Book Review Of “Nightingale” By Amy Lukavics @harlequinteen
At seventeen, June Hardie is everything a young woman in 1951 shouldn’t be—independent, rebellious, a dreamer. June longs to travel, to attend college and to write the dark science fiction stories that consume her waking hours. But her parents only care about making June a better young woman. Her mother grooms her to be a perfect little homemaker while her father pushes her to marry his business partner’s domineering son. When June resists, her whole world is shattered—suburbia isn’t the only prison for different women…
June’s parents commit her to Burrow Place Asylum, aka the Institution. With its sickening conditions, terrifying staff and brutal “medical treatments,” the Institution preys on June’s darkest secrets and deepest fears. And she’s not alone. The Institution terrorizes June’s fragile roommate, Eleanor, and the other women locked away within its crumbling walls. Those who dare speak up disappear…or worse. Trapped between a gruesome reality and increasingly sinister hallucinations, June isn’t sure where her nightmares end and real life begins. But she does know one thing: in order to survive, she must destroy the Institution before it finally claims them all. (From Goodreads)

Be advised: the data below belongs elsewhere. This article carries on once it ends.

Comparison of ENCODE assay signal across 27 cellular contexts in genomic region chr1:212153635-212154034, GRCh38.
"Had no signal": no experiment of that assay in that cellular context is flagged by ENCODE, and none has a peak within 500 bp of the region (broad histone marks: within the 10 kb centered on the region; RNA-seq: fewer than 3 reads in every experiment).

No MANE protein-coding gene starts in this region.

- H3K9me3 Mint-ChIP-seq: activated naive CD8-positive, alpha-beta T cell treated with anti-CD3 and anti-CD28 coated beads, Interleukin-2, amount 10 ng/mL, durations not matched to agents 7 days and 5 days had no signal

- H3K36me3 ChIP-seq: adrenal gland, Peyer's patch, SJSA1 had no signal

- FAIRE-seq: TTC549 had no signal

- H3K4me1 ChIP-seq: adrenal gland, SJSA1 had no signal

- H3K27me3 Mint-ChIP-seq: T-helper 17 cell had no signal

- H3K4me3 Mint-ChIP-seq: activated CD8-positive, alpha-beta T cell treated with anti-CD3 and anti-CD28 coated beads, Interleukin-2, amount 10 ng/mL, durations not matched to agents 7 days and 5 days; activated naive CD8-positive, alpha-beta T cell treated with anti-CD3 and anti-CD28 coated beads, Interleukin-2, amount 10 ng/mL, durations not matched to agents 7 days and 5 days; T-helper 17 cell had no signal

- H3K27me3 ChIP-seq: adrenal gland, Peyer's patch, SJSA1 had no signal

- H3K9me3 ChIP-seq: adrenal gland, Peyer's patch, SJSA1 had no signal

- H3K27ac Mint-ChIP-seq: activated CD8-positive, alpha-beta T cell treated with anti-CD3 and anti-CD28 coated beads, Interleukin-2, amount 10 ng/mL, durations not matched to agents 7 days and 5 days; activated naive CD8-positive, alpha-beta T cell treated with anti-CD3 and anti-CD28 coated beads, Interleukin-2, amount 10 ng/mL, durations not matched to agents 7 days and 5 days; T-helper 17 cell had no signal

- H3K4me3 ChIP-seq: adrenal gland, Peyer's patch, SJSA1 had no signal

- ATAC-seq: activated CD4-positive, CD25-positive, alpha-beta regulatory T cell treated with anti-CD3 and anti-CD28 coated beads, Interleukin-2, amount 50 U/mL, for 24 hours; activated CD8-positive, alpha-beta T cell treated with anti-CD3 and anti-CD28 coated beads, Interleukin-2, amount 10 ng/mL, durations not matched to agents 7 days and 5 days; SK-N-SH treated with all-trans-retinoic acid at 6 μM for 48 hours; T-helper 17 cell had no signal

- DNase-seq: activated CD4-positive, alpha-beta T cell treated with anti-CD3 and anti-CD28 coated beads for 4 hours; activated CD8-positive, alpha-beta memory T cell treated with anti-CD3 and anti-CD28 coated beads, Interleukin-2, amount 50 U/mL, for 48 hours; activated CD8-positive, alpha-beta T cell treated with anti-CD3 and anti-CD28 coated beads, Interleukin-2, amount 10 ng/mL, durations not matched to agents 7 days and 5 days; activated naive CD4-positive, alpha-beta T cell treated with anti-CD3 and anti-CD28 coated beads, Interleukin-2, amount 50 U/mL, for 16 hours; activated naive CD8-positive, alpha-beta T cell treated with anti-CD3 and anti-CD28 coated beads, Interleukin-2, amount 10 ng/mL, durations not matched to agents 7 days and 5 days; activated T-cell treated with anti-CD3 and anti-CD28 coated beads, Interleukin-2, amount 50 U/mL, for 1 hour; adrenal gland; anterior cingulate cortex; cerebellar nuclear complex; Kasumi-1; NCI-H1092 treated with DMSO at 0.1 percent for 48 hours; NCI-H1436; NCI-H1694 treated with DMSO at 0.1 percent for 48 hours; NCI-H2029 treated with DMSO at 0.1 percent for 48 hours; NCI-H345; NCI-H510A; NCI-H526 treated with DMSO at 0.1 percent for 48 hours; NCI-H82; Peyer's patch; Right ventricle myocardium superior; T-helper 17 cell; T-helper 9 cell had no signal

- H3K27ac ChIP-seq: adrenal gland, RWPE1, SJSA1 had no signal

Thank you to Harlequin Teen for gifting me a copy of this book in exchange of an honest review.
I rate this book a 3 out of 5 Stars.
I am not even going to lie, I requested this book based on the cover first, than synopsis. It looked and sounded dark, and super creepy, and like the perfect book to get into the Halloween spirit. First off, let me say, I like the Historical Fiction part the most. I liked watching June fight her parents on wanting to be more than a homemaker, fighting to write her stories, and to be more than a wife, to the man her father picked out.
However, once it got to the part in the asylum, it lost me a bit, now I know that this was based back in the 50’s and the way they treated mental health was barbaric, as far as things like overly medicating, electric shock therapy, and etc. I actually enjoyed that aspect. What I couldn’t get on board with was the interactions between June, the nurse, and the doctor. It was all so bizarre (I’m guessing that’s the point) and trying to keep track of what was June’s hallucinations, and what was real. I liked the alternating chapters/timeline I liked seeing what led June to being institutionalized. There was something huge that happened in June’s younger years, but it’s not clearly stated, you sort of draw your own conclusion.
This is another book that has an ending you will either hate, or love. I actually loved it. It is how I would have wanted it to end, with an extra strange twist. Overall, this was my first Lukavica book, and I am really interested in reading more, this one has very mixed reviews, so I’d like to read one of her older books to see if I’d love any of them. Amy Lukavica has very dark story telling capabilities.
At least here, I won’t have to continue living how I was. I won’t have to break myself into pieces just to show them that I can.
This book is out Sept. 25th I will include helpful links below.